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NFL and NFLPA reach agreement for HGH testing

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The NFL and the NFL Players Association have reached an agreement for HGH testing, as well as other changes in the performance enhancement policy.

Robert Cianflone

After hearing a new drug policy will include HGH testing, as well as other performance enhancing substances, the league and the NFL Players Association have finally reached an agreement and announced many of those changes. The new policy will be implemented "within the next few weeks". Changes in the substance abuse policy will be announced when it's completed.

A few notable changes (also listed here):

  • HGH testing will be fully implemented this season. Information on testing procedures will be sent to clubs and players within the week, and testing should begin by the end of this month.
  • Appeals of positive tests in the performance enhancing drug programs (including HGH) will be heard by third-party arbitrators jointly selected and retained by the NFL and NFLPA. Appeals will be processed more expeditiously under improved rules and procedures.
  • Discipline of players for certain violations in the 2014 league year will be adjusted to reflect the new policy. Wes Welker of the Denver Broncos, Orlando Scandrick of the Dallas Cowboys and Stedman Bailey of the St. Louis Rams will be eligible to return to their teams this week.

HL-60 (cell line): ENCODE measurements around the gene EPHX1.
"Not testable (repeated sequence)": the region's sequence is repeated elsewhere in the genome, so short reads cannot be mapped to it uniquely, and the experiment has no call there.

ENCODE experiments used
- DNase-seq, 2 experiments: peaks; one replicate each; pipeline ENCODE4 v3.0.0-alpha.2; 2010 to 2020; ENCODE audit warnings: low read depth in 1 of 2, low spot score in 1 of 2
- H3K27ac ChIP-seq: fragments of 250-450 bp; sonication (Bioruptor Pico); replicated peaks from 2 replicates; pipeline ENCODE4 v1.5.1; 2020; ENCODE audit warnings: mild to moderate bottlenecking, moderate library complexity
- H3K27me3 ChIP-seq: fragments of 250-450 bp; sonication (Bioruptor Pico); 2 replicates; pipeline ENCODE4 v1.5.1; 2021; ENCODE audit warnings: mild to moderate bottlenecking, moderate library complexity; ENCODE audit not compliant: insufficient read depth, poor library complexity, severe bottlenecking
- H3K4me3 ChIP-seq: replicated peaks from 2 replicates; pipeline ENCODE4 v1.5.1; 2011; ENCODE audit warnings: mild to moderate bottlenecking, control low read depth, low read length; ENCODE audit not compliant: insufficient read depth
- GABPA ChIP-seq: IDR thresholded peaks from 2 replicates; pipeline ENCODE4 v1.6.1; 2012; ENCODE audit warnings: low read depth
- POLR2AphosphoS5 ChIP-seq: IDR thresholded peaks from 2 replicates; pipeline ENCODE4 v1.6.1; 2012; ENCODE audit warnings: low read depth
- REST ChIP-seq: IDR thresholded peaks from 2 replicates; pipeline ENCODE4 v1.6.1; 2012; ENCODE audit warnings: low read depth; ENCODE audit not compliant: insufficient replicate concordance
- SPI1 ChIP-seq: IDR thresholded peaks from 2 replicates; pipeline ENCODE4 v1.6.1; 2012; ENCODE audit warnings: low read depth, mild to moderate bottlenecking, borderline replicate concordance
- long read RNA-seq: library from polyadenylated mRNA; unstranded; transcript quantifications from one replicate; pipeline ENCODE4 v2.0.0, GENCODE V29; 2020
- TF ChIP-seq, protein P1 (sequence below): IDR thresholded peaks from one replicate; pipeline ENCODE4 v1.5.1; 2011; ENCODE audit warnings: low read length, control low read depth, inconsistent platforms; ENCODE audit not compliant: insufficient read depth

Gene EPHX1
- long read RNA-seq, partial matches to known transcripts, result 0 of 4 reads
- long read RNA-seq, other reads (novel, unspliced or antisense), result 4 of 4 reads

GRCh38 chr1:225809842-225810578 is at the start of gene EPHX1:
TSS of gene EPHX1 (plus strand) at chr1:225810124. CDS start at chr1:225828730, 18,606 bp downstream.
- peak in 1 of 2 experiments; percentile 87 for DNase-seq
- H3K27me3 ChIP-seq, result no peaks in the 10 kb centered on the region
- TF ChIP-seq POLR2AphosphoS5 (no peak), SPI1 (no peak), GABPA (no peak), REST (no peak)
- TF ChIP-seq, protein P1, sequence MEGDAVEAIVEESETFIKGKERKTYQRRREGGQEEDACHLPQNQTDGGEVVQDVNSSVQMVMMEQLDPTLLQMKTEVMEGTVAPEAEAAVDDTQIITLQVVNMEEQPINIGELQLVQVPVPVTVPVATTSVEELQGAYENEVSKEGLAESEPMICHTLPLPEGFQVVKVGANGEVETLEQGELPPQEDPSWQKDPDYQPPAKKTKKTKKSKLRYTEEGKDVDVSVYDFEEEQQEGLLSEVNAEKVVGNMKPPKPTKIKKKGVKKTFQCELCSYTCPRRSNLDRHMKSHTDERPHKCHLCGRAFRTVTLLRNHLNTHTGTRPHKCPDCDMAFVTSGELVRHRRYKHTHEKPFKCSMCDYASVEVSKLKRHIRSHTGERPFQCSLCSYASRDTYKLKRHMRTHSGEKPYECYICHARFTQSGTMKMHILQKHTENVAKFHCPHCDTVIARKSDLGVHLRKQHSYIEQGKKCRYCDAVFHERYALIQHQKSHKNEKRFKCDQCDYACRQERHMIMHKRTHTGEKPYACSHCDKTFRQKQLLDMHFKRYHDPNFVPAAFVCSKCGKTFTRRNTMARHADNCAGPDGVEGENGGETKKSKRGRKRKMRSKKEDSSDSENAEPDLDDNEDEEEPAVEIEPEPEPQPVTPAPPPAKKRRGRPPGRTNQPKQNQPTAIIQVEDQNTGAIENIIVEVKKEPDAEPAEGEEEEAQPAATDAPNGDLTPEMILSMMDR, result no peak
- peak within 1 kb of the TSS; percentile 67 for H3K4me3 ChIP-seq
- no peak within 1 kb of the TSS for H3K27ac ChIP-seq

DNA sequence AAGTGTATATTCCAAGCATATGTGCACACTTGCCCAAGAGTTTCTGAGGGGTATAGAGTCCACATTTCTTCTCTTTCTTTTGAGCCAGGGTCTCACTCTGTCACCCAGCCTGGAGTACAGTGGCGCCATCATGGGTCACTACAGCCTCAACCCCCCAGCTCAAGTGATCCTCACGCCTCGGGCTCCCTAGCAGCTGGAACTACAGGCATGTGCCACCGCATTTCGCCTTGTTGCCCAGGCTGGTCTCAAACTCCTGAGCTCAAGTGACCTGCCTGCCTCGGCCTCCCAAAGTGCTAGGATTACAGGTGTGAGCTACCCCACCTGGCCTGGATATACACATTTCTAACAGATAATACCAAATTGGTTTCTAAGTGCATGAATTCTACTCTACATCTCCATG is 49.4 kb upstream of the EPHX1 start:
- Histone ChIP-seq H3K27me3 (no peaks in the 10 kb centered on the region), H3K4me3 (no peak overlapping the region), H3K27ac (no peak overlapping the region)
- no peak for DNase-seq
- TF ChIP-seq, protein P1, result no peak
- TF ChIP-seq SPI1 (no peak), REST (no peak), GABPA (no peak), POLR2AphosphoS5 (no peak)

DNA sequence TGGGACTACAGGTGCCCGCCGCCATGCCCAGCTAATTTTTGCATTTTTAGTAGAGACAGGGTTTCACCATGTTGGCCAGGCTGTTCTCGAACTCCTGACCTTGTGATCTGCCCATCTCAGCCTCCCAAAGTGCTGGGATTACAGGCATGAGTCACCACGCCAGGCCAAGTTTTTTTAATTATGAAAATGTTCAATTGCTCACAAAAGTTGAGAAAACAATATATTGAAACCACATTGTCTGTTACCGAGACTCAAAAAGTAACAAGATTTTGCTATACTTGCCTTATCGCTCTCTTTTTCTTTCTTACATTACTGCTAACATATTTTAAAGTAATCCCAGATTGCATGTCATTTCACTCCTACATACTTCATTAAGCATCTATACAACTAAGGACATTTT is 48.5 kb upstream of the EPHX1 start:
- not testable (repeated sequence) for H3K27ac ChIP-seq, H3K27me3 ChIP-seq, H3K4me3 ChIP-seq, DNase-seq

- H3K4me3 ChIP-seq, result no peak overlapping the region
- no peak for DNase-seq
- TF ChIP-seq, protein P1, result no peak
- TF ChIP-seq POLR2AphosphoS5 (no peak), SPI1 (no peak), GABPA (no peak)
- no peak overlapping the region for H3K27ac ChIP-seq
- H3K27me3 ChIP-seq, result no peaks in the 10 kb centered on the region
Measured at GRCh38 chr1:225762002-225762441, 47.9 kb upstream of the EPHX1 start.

• Discipline for violations of the performance enhancing drug policy (including for HGH) will be modified.
  • A first violation will result in a suspension without pay of up to six games depending on the nature of the violation. Use of a diuretic or masking agent will result in a suspension without pay of two games. Use of a steroid, stimulant, HGH or other banned substance will result in a suspension without pay of four games. Evidence of an attempt to manipulate a test will result in a suspension without pay of six games.
  • A second violation of the steroid policy will result in a suspension without pay for 10 games. A third violation will result in banishment for a minimum of two years.
  • Players who test positive for banned stimulants in the off-season will no longer be suspended. Instead, the player will be referred to the substance abuse program. Players who test positive for banned stimulants during the season will continue to be suspended without pay for four games.
  • In cases involving discipline for violations other than positive tests (for example, a violation of law), the Commissioner will retain his current disciplinary authority. A player will have a right of appeal based on due process issues or a claim of disparate punishment. This appeal will be heard by a member of the existing CBA Appeals Panel.